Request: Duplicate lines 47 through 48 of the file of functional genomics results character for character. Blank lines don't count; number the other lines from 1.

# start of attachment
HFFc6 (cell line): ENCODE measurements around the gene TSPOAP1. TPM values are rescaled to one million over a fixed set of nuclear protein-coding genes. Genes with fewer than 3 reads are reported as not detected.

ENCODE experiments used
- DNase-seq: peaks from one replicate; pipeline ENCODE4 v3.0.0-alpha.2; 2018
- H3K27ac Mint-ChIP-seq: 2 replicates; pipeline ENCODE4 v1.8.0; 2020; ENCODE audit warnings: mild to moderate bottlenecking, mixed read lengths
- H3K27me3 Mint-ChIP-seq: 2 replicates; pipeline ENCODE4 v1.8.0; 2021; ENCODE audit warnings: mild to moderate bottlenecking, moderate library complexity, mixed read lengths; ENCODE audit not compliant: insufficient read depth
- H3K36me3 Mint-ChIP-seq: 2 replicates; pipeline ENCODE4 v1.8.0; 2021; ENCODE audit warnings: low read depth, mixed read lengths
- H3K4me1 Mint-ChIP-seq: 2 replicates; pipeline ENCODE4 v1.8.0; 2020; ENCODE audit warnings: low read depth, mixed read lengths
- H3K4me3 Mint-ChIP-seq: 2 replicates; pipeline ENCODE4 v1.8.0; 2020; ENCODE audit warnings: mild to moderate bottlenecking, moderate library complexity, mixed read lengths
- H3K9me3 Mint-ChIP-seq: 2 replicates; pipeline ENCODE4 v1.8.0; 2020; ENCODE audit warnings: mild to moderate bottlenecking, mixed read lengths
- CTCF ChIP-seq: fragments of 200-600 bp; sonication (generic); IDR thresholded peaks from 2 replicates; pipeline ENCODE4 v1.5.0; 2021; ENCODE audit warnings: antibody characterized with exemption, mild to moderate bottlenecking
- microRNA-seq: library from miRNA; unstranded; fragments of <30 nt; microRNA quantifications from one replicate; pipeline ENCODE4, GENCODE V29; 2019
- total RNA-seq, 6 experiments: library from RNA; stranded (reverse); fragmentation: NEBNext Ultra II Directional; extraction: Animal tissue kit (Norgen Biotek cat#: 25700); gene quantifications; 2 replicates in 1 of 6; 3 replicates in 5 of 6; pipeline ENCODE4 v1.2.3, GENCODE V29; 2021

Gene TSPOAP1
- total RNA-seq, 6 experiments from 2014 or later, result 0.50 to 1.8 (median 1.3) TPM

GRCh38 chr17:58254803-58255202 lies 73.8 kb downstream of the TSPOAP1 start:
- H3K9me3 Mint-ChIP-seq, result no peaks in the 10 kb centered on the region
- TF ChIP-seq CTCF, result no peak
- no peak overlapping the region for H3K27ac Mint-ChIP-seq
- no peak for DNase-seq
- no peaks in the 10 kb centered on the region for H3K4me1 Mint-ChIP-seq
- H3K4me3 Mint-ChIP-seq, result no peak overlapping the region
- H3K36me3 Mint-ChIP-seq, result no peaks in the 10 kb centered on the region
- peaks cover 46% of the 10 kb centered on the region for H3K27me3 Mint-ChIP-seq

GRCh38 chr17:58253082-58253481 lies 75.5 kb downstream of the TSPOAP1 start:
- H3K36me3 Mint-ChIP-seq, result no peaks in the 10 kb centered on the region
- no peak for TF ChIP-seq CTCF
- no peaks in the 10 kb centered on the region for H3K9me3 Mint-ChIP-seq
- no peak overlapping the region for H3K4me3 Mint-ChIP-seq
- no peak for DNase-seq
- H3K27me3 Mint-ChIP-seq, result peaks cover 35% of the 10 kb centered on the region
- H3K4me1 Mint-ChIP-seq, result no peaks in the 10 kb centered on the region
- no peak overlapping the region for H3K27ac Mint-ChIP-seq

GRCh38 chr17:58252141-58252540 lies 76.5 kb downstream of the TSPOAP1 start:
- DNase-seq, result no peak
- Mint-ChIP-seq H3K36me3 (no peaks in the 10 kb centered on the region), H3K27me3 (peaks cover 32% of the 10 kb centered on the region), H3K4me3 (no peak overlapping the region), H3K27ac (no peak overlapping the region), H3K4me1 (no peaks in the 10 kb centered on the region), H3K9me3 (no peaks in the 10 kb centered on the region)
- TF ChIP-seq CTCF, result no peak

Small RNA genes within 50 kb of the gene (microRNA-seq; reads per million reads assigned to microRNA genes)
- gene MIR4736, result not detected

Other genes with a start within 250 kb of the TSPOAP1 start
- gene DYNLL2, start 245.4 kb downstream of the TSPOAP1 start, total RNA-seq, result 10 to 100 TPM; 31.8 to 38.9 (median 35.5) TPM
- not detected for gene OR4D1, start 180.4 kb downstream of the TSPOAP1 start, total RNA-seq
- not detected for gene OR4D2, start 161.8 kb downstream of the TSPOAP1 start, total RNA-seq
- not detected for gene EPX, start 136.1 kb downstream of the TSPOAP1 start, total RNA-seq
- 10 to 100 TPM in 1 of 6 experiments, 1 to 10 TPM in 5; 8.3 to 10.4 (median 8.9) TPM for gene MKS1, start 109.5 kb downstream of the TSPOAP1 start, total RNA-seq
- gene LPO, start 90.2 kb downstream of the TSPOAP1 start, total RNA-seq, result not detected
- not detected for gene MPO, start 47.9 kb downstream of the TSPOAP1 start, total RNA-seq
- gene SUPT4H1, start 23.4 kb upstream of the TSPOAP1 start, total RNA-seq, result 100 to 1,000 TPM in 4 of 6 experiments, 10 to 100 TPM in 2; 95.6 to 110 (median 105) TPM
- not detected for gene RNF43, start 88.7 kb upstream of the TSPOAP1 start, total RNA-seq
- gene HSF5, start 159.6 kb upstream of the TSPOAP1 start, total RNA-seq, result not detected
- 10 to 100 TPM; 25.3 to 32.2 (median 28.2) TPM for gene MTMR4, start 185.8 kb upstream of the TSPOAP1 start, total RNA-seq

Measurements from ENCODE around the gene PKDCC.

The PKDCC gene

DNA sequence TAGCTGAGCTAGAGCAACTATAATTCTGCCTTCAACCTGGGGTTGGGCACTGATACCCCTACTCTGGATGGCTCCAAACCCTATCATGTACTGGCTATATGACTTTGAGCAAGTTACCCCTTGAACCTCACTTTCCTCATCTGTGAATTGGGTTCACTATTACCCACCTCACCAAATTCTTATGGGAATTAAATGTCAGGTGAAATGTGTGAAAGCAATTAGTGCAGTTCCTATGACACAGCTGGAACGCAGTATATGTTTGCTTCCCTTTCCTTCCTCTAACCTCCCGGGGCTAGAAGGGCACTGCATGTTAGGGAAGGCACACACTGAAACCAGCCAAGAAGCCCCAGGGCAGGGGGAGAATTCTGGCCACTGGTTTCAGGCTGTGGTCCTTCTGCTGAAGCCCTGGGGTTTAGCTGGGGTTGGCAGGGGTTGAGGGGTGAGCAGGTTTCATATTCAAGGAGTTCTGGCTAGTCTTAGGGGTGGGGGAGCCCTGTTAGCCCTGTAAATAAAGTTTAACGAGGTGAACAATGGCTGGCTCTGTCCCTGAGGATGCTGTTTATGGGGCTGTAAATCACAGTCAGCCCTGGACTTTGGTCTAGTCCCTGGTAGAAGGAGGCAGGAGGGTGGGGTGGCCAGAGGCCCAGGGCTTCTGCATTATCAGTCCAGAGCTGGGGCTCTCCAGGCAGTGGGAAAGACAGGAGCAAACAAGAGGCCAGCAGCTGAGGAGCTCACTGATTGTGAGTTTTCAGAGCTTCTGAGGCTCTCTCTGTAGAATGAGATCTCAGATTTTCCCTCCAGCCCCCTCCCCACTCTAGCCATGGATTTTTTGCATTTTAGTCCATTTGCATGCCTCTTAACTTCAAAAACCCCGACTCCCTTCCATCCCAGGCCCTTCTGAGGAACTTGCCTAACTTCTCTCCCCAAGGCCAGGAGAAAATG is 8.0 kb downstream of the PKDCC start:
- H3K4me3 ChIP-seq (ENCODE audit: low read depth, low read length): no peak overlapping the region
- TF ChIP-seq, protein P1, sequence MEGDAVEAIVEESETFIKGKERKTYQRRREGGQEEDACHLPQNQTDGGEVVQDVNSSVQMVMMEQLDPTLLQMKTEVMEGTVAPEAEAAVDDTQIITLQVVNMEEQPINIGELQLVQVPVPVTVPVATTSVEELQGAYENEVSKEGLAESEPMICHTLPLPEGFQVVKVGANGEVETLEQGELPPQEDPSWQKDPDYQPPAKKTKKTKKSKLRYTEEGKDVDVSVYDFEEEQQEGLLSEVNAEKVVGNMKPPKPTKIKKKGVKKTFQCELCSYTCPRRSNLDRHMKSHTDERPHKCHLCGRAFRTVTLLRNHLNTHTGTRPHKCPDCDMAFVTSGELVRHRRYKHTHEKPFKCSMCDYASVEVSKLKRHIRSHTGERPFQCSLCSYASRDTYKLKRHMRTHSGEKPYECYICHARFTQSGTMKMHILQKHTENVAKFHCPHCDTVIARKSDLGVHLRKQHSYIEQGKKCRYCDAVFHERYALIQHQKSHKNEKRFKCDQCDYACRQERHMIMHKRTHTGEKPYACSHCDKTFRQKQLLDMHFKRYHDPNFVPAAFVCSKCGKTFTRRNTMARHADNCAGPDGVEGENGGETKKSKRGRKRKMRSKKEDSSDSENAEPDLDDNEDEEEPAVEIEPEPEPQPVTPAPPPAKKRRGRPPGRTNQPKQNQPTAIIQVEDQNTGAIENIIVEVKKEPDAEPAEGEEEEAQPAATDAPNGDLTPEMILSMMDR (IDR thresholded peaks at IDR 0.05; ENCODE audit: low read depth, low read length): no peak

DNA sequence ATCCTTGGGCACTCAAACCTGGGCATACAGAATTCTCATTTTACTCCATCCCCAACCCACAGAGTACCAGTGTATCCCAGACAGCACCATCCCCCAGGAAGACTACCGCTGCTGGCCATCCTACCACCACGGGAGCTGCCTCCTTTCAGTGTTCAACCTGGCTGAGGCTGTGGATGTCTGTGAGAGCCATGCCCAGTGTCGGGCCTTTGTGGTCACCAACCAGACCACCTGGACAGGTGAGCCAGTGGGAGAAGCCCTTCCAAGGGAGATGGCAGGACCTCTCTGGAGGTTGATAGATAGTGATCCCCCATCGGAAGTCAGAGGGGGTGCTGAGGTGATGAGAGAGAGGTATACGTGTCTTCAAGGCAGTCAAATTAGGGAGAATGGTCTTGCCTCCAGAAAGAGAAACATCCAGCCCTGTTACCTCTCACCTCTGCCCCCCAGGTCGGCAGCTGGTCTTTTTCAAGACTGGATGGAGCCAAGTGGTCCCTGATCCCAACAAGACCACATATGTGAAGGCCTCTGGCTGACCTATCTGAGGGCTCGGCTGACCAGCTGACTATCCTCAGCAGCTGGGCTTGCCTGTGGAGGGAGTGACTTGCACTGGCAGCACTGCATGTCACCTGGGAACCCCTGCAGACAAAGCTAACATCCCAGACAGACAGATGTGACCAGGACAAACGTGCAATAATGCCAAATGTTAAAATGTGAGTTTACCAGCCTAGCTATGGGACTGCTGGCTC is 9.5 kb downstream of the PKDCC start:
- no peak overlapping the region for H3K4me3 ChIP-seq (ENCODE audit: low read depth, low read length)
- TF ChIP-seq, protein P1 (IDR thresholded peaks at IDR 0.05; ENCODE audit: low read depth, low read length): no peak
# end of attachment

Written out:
- gene SUPT4H1, start 23.4 kb upstream of the TSPOAP1 start, total RNA-seq, result 100 to 1,000 TPM in 4 of 6 experiments, 10 to 100 TPM in 2; 95.6 to 110 (median 105) TPM
- not detected for gene RNF43, start 88.7 kb upstream of the TSPOAP1 start, total RNA-seq